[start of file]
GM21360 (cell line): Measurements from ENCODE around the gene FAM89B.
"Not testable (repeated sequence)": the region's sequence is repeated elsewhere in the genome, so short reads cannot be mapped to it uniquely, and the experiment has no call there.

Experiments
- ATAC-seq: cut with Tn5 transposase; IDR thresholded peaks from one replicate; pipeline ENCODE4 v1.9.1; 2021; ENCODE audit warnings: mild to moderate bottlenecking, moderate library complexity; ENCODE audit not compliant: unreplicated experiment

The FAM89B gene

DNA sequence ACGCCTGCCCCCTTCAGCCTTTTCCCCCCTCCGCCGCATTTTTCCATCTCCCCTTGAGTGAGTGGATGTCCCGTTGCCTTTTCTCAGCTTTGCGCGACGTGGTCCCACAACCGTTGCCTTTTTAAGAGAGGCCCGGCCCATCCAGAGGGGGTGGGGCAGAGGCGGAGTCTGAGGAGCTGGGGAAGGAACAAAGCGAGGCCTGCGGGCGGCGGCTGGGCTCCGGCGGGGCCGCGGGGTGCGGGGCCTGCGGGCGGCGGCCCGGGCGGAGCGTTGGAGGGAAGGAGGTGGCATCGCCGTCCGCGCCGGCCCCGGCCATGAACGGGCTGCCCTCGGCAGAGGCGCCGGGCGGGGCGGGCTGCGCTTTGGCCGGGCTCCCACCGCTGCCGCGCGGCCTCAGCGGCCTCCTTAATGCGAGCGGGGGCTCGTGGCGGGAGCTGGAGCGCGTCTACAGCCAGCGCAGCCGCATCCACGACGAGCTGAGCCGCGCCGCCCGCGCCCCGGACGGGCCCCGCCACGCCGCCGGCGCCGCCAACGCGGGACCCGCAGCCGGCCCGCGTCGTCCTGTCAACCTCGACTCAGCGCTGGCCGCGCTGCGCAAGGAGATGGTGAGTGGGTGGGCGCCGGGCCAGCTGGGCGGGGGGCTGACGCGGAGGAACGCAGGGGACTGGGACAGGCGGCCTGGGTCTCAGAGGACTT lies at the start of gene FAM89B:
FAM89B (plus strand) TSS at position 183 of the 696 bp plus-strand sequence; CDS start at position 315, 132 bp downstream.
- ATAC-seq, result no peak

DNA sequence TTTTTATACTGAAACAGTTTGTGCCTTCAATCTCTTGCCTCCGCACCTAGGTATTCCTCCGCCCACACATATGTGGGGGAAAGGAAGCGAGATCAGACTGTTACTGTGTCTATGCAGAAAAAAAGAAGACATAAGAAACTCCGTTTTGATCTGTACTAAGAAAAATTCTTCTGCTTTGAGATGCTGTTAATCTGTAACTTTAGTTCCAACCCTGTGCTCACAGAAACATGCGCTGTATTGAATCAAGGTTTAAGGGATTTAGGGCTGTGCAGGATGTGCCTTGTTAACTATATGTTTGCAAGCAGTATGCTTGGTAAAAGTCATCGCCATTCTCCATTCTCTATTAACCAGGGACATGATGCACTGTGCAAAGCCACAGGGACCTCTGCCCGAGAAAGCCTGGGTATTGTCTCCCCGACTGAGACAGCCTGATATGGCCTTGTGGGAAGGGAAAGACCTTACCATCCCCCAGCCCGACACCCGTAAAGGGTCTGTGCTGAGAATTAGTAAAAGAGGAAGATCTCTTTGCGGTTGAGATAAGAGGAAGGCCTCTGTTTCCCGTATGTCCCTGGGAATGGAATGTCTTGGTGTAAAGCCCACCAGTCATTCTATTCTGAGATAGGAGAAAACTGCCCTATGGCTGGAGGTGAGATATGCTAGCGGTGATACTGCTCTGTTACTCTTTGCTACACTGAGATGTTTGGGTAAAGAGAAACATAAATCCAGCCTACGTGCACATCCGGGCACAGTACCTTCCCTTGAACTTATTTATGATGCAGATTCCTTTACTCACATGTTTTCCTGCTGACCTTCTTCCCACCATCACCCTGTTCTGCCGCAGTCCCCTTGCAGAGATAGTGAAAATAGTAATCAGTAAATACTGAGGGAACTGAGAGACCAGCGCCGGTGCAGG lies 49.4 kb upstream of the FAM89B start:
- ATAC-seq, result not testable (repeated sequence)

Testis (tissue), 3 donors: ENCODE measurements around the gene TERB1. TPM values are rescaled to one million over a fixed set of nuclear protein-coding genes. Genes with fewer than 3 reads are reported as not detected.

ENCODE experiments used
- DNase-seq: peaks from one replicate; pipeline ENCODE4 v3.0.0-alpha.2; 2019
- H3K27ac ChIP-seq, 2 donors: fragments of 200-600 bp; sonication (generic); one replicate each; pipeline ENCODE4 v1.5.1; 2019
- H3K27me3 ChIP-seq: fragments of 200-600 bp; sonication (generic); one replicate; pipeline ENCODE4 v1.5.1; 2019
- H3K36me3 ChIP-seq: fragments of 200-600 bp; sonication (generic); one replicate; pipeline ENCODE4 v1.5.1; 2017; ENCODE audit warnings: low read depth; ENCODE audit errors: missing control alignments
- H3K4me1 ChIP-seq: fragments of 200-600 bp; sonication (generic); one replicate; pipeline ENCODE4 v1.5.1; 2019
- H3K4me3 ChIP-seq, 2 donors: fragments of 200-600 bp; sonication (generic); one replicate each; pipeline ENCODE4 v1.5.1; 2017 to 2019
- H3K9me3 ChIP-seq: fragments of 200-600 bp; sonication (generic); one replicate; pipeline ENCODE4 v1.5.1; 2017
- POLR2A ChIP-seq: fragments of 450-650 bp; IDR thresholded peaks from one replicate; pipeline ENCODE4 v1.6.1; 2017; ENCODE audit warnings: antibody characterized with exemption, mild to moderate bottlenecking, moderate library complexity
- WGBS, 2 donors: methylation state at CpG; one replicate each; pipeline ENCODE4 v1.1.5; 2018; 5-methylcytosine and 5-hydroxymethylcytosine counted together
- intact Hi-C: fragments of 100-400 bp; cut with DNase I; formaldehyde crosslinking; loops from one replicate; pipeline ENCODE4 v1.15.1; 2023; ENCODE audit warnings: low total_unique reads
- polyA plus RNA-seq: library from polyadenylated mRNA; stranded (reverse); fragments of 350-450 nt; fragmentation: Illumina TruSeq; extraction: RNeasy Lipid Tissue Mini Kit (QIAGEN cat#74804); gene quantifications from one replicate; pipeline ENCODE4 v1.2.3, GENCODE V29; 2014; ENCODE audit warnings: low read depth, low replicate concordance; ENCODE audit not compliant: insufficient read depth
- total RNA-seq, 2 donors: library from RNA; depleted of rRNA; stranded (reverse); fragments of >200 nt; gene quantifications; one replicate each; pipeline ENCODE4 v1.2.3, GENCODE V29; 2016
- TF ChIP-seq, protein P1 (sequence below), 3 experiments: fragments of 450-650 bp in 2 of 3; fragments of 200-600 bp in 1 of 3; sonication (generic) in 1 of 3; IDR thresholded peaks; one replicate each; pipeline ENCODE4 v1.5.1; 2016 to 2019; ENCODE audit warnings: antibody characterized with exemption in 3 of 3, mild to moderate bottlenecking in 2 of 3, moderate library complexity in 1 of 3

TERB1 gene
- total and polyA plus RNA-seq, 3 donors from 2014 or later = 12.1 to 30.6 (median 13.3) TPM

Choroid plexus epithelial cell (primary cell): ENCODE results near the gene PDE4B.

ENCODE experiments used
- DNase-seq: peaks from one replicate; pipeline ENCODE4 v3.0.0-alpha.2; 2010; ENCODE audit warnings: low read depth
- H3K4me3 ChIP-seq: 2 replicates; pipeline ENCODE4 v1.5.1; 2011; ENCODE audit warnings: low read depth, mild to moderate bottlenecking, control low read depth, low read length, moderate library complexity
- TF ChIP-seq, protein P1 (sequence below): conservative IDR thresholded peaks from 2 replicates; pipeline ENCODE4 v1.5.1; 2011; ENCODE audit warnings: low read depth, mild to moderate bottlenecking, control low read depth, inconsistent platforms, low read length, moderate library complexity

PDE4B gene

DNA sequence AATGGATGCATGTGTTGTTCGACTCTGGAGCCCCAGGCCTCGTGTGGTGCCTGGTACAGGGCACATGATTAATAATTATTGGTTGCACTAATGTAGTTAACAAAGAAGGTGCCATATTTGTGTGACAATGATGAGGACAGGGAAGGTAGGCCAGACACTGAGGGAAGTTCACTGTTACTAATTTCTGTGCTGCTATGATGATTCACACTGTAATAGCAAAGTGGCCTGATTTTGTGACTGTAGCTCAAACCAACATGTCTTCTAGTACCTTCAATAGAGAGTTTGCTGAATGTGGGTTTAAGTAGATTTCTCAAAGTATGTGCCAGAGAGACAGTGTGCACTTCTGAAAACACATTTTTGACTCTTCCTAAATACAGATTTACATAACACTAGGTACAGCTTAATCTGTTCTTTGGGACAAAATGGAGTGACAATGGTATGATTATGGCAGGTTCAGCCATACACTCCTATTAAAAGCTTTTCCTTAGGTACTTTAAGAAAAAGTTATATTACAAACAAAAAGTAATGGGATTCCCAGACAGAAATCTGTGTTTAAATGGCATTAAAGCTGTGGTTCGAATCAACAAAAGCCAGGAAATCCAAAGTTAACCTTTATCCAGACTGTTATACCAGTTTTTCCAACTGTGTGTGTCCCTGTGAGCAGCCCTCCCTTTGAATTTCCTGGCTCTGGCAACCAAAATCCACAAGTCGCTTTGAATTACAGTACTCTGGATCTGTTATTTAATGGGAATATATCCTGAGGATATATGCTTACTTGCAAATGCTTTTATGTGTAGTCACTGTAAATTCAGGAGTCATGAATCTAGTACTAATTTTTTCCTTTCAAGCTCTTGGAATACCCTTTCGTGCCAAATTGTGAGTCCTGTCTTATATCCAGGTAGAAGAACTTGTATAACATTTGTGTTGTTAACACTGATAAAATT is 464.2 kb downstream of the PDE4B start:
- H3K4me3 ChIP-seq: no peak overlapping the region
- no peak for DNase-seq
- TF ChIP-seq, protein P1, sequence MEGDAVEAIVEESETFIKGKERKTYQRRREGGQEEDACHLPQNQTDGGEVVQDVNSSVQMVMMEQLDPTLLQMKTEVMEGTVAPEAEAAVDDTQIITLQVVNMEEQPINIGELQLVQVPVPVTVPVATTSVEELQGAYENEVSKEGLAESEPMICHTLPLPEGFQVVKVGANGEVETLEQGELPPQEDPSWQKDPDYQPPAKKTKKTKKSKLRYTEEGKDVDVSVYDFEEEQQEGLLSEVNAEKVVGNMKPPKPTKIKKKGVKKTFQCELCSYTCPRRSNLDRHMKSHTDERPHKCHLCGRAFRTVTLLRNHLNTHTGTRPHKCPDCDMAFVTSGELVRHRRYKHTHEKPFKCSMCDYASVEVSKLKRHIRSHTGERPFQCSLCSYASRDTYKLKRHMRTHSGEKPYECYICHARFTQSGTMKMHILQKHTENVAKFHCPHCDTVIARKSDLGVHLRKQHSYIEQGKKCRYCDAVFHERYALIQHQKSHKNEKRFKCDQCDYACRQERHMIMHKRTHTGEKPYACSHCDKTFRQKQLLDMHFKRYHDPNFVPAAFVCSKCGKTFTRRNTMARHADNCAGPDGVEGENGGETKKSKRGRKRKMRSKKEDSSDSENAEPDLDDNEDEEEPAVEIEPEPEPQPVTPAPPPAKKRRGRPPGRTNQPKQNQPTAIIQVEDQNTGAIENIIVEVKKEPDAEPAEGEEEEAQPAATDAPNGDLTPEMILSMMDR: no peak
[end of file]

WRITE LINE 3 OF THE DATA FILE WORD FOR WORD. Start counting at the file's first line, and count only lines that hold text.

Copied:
Experiments